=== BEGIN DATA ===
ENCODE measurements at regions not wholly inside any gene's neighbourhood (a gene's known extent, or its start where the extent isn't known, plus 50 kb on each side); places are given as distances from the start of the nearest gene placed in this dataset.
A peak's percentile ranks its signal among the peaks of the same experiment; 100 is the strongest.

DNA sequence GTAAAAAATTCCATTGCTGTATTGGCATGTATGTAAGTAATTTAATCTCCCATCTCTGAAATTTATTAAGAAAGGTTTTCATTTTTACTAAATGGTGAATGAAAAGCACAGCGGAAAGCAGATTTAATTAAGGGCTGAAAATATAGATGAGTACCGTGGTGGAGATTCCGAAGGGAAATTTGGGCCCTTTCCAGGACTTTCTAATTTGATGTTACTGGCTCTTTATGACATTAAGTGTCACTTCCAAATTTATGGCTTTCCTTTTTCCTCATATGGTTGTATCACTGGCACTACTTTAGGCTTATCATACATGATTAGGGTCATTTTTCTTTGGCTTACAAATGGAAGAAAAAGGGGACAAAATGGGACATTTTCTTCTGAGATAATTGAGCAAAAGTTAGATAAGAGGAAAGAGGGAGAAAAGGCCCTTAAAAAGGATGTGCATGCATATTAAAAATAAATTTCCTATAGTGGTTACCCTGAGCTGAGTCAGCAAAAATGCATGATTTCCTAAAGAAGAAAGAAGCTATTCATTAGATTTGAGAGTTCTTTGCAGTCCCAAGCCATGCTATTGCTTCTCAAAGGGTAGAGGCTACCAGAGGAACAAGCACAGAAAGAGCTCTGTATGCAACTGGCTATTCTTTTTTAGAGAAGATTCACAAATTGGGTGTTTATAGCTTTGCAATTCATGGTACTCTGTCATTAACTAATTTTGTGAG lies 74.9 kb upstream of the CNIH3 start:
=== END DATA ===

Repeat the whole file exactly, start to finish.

ENCODE measurements at regions not wholly inside any gene's neighbourhood (a gene's known extent, or its start where the extent isn't known, plus 50 kb on each side); places are given as distances from the start of the nearest gene placed in this dataset.
A peak's percentile ranks its signal among the peaks of the same experiment; 100 is the strongest.

DNA sequence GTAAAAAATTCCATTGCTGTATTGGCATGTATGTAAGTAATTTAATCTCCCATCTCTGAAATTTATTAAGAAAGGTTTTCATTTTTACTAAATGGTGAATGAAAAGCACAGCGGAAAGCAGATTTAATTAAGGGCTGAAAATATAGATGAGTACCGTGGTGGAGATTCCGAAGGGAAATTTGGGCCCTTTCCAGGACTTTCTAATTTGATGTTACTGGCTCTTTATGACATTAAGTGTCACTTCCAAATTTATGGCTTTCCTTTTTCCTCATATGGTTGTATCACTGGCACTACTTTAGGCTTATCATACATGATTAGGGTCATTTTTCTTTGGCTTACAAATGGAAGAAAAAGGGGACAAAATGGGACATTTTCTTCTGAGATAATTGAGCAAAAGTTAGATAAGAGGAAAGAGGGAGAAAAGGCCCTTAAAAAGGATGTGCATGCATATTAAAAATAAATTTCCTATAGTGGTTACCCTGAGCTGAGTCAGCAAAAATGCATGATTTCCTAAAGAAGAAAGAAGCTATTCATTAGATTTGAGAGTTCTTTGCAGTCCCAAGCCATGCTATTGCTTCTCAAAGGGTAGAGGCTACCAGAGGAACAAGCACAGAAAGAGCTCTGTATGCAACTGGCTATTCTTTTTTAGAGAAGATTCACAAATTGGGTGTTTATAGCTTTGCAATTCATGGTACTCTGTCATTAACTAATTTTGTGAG lies 74.9 kb upstream of the CNIH3 start: